Then 2 of my foster kitties started having the same symptoms. You guessed it- they made me bring those guys in to get the meds. I get a reduced fee for them but it was fairly ridiculous for them to charge me, and if these were children I don't think the pediatrician would make me bring each child in for a visit.

On the shots thing, I would agree except you need to be careful about illnesses coming into your house in the form of other pets or in my case, foster kitties, or kitties who hiss through the screen door.
post #13 of 19
BarbB...at least your vet gave you a reduced fee! ;-)

I am still blown away by this whole cultural slant towards disposable pet syndrome...but that's off topic...sorry.

More on topic would be a quick jaunt back to a comment about cats, presumably indoor cats, not requiring yearly vaccinations.

My vet sends me or rather my cats endless mailers telling them they're overdue for their shots... $99/yr for shots not including the visit & the trauma of loading them up and carting them off to the scary vet place.
post #14 of 19
Oh, the reduced fee is only for the foster cats that is an arrangement worked out between the shelter and the vet. No such thing for my own cats, mind you!

And it isn't much of a reduction. Let's just say the group I work with began doing their own shots and meds to be able to keep at water level.

I get those reminders too and they drive me crazy. I think they should give bulk discounts! People with many cats should get a discount!
post #15 of 19
As people are becoming smarter via Internet regarding their pets, veterinarians are probably aware of this and raise their prices to make up for how uninformed pet owners were 15-20 years ago regarding food, vaccinatons, etc.

Without the Internet, who would know about over-vaccination? Or, certain kinds of cat food might cause problems? Certain kinds of cat food+vaccinations=$$
post #16 of 19
Quote:
Originally Posted by ddcats View Post


Sorry, did not mean to insult those who do feed healthy foods and end up with unhealthy pets or pets with some sort of ailment. I was insulting the neighbor who allows his cat to roam around, skinny and possibly wormy.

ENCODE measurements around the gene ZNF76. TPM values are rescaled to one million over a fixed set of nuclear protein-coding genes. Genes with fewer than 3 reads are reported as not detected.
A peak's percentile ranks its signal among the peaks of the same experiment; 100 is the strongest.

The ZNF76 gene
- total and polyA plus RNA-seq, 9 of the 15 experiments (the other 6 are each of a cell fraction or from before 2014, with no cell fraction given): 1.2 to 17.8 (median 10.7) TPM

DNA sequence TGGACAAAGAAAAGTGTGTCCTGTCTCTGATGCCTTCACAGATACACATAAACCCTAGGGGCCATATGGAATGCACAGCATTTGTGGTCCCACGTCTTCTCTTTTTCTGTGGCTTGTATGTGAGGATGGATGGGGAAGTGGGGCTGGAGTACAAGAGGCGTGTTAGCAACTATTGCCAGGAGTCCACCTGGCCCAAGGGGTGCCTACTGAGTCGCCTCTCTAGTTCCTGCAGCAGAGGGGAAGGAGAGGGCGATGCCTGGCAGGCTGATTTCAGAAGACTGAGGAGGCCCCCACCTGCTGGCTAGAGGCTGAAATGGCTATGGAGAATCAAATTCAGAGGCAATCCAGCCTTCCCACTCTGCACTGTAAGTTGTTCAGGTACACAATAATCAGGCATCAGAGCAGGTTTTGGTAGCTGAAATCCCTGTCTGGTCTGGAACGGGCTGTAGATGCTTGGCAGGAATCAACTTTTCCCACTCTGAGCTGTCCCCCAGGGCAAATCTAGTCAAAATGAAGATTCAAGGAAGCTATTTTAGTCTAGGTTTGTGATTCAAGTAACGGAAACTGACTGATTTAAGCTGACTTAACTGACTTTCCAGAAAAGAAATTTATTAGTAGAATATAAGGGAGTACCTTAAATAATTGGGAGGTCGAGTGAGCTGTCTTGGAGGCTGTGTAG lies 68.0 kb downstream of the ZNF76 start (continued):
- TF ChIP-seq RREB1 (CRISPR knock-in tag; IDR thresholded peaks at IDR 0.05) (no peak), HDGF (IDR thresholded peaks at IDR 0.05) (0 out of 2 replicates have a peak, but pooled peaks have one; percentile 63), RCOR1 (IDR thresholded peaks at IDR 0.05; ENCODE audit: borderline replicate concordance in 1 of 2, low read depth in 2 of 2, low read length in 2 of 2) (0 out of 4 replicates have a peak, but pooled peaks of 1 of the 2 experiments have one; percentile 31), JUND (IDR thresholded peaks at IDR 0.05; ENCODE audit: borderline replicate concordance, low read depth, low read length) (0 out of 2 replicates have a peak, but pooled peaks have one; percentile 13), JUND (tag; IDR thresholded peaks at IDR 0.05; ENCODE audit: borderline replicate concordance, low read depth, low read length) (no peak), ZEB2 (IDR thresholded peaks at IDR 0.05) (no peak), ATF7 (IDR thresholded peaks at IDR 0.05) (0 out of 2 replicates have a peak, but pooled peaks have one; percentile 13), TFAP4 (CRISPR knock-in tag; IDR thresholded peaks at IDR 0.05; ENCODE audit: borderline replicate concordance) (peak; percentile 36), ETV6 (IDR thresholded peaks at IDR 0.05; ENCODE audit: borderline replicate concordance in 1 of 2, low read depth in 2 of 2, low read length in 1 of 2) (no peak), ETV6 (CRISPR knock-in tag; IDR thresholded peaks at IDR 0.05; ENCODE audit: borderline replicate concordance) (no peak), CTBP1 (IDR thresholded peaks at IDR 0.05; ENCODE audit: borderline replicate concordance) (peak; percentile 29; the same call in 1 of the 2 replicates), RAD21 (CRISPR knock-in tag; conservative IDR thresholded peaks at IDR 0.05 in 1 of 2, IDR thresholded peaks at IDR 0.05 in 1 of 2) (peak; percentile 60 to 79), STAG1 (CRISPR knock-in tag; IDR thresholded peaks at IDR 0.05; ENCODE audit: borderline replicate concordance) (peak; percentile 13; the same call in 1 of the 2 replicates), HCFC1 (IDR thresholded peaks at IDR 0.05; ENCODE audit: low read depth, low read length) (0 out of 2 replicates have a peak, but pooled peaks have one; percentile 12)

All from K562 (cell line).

I will pray for more tact.

So, really the problem isn't that the neighbor isn't feeding healthy food, it sounds like he's just not caring for the cat at all. Yes healthy food may help keep a cat healthy, but you made it sound like a miracle cure for any of your cats ailments. Your simplifying it way too much. You'd be naive to beleive that just feeding your cat healthy food would completely eliminate ones frequency that they have to take their cat to the vet.
post #17 of 19
Vet charges are what they are due to overhead. Including ... malpractice insurance ... attorney fees ... consultant fees to prevent malpractice suits ... security systems ... you name it. So they must pay for things that do not benefit you or your pet directly.
post #18 of 19
Quote:
Originally Posted by LunaLou View Post
So, really the problem isn't that the neighbor isn't feeding healthy food, it sounds like he's just not caring for the cat at all. Yes healthy food may help keep a cat healthy, but you made it sound like a miracle cure for any of your cats ailments. Your simplifying it way too much. You'd be naive to beleive that just feeding your cat healthy food would completely eliminate ones frequency that they have to take their cat to the vet.
Yes, healthy food was a miracle cure for MY cat's alopecia, and her whiskers, her shedding, and her personality. She was miserable during the 9 years I was feeding her garbage.

Garbage in, garbage out.
post #19 of 19
I also forgot to add that MY (don't know about any other cats) cat, Mittens, doesn't have an ugly, hanging, swinging, pouchy stomach, which almost hung to the floor after I started feeding her quality food. (I noticed her stomach disappeared this month)

My dk's used to ask me what and why was her stomach doing that? I did not know at the time, I always thought because she was 9 years old.